Alexa Chung has just published her first book, a memoir-come-scrapbook-come-essay-on-‘It-ness’ called, unsurprisingly, It. I haven’t got my hands on a copy yet, but from reading reviews and hearing her talk about it on Women’s Hour, I gather that it gives an insight into her world with doodles, photos and scribblings from her notebooks, as well as musings on her style inspirations etc.
I love reading autobiographies and it’s interesting to see how this genre is always changing to reflect contemporary culture. Right now we live in snippets – 15 second videos, 140 character 'insights', status updates giving tantalising snapshots of our lives. This is the 21st century version of scribbling in a diary, sticking gig tickets and club flyers in scrapbooks and trotting down to Boots to get your roll of film developed, then putting the photos in an album.
But it’s all public and immediate – the step between collecting those scraps and sharing them with the world in an edited memoir or autobiography has vanished. We’re editing as we go along now (well, some people more than others.) Mindy Kaling’s memoir, Is Everyone Hanging Out Without Me? is more of a conventional memoir than Alexa's, documenting her life from geeky kid to successful comedy writer in chronological order, but the pages are peppered with grainy photos, random digressions, emails and texts.
Is this the way all memoirs are going to be from now on – bitesize chunks to stop our stunted attention spans from wavering? Mindy is actually quite explicit about this: "This book will take you two days to read. Did you even see the cover? It's mostly pink. If you're reading this book every night for months, something is not right."
Some of my other favourite memoirs are: DV by Diana Vreeland, Come, Tell Me How You Live by Agatha Christie, Wait For Me by Deborah Mitford, A Time of Gifts by Patrick Leigh Fermor, Down and Out in Paris and London by George Orwell.
What I like about some of these books is they're totally subjective - the writer talking about a particular period in their lives from their own perspective. You can't worry about objectivity or impartiality, you just enjoy their version of events and make what you will of it. So they may twist facts to make a story more entertaining or to show themselves in a more flattering light, but that's part of the fun!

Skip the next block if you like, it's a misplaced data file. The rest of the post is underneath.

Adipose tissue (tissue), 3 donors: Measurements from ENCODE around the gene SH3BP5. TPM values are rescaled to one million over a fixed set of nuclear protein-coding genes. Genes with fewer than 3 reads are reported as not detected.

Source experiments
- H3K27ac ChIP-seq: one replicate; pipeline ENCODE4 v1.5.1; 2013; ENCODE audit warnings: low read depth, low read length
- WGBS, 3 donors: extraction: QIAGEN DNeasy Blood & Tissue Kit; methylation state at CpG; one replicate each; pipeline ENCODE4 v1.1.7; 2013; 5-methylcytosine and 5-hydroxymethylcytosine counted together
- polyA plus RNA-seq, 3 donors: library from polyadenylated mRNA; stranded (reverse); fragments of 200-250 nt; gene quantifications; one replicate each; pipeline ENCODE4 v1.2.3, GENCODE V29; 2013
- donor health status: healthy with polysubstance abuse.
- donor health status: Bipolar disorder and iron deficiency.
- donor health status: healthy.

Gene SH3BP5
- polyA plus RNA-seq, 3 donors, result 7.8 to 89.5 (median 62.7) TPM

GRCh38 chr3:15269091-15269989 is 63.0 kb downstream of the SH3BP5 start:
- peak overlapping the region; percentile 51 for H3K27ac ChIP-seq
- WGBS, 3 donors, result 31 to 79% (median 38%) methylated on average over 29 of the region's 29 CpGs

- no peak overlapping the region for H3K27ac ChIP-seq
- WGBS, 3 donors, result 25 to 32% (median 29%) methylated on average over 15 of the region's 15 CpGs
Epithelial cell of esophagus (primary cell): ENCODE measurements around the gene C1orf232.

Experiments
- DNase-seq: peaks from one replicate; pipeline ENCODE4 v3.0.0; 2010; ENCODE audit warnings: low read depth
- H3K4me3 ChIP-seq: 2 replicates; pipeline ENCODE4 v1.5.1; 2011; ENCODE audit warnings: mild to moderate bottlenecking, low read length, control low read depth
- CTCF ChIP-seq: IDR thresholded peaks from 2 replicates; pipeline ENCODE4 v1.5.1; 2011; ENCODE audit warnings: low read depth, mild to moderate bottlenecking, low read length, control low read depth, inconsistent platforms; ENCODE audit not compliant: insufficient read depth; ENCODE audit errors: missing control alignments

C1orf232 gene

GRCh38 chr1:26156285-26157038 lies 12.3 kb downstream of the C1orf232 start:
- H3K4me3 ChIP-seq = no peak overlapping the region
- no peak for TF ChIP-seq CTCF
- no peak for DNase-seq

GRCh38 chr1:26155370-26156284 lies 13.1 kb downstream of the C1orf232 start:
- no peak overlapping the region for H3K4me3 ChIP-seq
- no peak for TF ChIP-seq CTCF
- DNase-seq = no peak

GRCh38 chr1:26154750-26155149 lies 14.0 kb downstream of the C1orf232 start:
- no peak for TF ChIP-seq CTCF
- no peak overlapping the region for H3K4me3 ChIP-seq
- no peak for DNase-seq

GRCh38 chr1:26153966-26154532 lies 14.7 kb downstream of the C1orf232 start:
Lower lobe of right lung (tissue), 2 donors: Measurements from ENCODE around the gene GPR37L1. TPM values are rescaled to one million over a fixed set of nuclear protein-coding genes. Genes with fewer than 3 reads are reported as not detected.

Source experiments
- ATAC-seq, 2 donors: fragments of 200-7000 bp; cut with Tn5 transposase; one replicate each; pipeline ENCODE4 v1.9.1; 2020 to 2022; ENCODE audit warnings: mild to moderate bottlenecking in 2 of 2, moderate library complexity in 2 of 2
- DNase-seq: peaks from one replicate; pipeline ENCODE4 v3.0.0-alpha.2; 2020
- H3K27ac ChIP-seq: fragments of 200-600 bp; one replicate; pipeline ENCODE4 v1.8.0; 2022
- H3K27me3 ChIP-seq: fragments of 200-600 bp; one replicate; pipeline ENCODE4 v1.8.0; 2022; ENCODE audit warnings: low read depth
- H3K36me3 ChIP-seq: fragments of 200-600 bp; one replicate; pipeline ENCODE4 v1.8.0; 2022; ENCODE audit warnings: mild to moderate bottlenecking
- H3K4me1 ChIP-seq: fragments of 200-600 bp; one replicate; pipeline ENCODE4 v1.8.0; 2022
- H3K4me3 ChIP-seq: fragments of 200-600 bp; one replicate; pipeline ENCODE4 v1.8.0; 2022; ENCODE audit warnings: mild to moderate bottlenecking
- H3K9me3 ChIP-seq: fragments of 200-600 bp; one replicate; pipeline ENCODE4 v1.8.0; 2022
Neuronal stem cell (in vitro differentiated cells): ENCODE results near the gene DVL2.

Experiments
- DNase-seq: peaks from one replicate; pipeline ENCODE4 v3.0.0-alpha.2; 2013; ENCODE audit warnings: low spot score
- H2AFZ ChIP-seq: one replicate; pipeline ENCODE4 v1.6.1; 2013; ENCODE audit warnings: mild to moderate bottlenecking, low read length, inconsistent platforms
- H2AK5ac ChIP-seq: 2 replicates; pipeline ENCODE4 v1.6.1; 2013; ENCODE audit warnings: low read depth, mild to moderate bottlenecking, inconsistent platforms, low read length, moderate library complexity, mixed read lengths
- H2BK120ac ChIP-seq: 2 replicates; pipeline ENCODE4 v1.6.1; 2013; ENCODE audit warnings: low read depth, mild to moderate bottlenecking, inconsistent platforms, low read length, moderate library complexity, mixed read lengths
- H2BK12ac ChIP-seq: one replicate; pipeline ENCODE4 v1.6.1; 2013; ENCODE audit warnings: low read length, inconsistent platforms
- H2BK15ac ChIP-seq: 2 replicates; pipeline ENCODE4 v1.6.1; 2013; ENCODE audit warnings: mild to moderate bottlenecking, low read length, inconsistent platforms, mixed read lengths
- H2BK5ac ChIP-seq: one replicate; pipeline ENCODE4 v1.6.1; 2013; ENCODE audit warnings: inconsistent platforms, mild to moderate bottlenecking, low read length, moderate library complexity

Biographies will carry just as much bias, but in a more subtle form - any biographer brings their own agenda and perspective to their subject - just think of Sam Johnson and Jimmy Boswell. So you might as well go straight to the horse's mouth, so to speak.
And let’s think a little about ‘It girls’ for a moment. I’ve almost finished reading Judith Mackrell’s Flappers, a fascinating book that tells the stories of six women who were most definitely ‘It girls’ in the 1920s and defined the fast-living ‘flapper’ archetype of the time. Nancy Cunard, Tamara de Lempicka, Diana Cooper, Josephine Baker, Zelda Fitzgerald and Tallulah Bankhead all came from very different backgrounds and had diverse talents, but their lives overlapped as they rode the precarious waves of fame in the ‘20s and ‘30s.
They were beautiful, daring, intelligent and witty, but there was something more to these women than those conventional attributes; they had that indefinable quality – call it charisma – that is ‘It’. It ensures all eyes are on you when you walk into a room, the mysterious X factor that makes any party that little bit brighter when you’re there, and feel rather flat and dull if you’re not (I imagine Edie Sedgwick had it too). Both men and women were fascinated by them and they were conscious of the power they held and probably enjoyed it enormously.
But I think there is a downside to being an It girl. Women in the ‘20s wanted jobs and the freedom to earn and spend their own money, the right to sexual fulfilment and true love – in short, independence. And while Tallulah had her career as an actress, Josephine was famed as a dancer and Tamara an acclaimed painter, Nancy, Zelda and Diana couldn't quite manage to establish themselves as career women.
They were dabblers, playing at being poets, publishers, writers, ballet dancers and actresses, but never succeeding at convincing the world – and perhaps themselves – that these professions were true vocations. Perhaps it’s because they didn’t, strictly speaking, need to earn their own livings to survive – despite their very real talents, they couldn’t prove their worth absolutely.
I wonder if this might be how Alexa could feel as she is labelled with the ‘It girl’ tag – she works as a TV presenter, model, DJ and writer (this is her first book, but she’s also on Vogue’s masthead as a contributing editor) – but her USP seems to simply be her ‘It-ness’ and that vaguely defined role of ‘style icon’.
Young (and not so young) girls want to dress like her and follow her observations on Twitter and Instagram, just like Tallulah’s obsessive fans screamed from the cheap seats every time she uttered one of her trademark witticisms (they disapproved when she played more serious parts, preferring her as the archetypal party girl). Is that suffocating adoration frustrating or liberating?
Please suggest some more memoirs I should read! I love collected letters too (eg. Nancy Mitford and Evelyn Waugh, Debo Mitford and Patrick Leigh Fermor).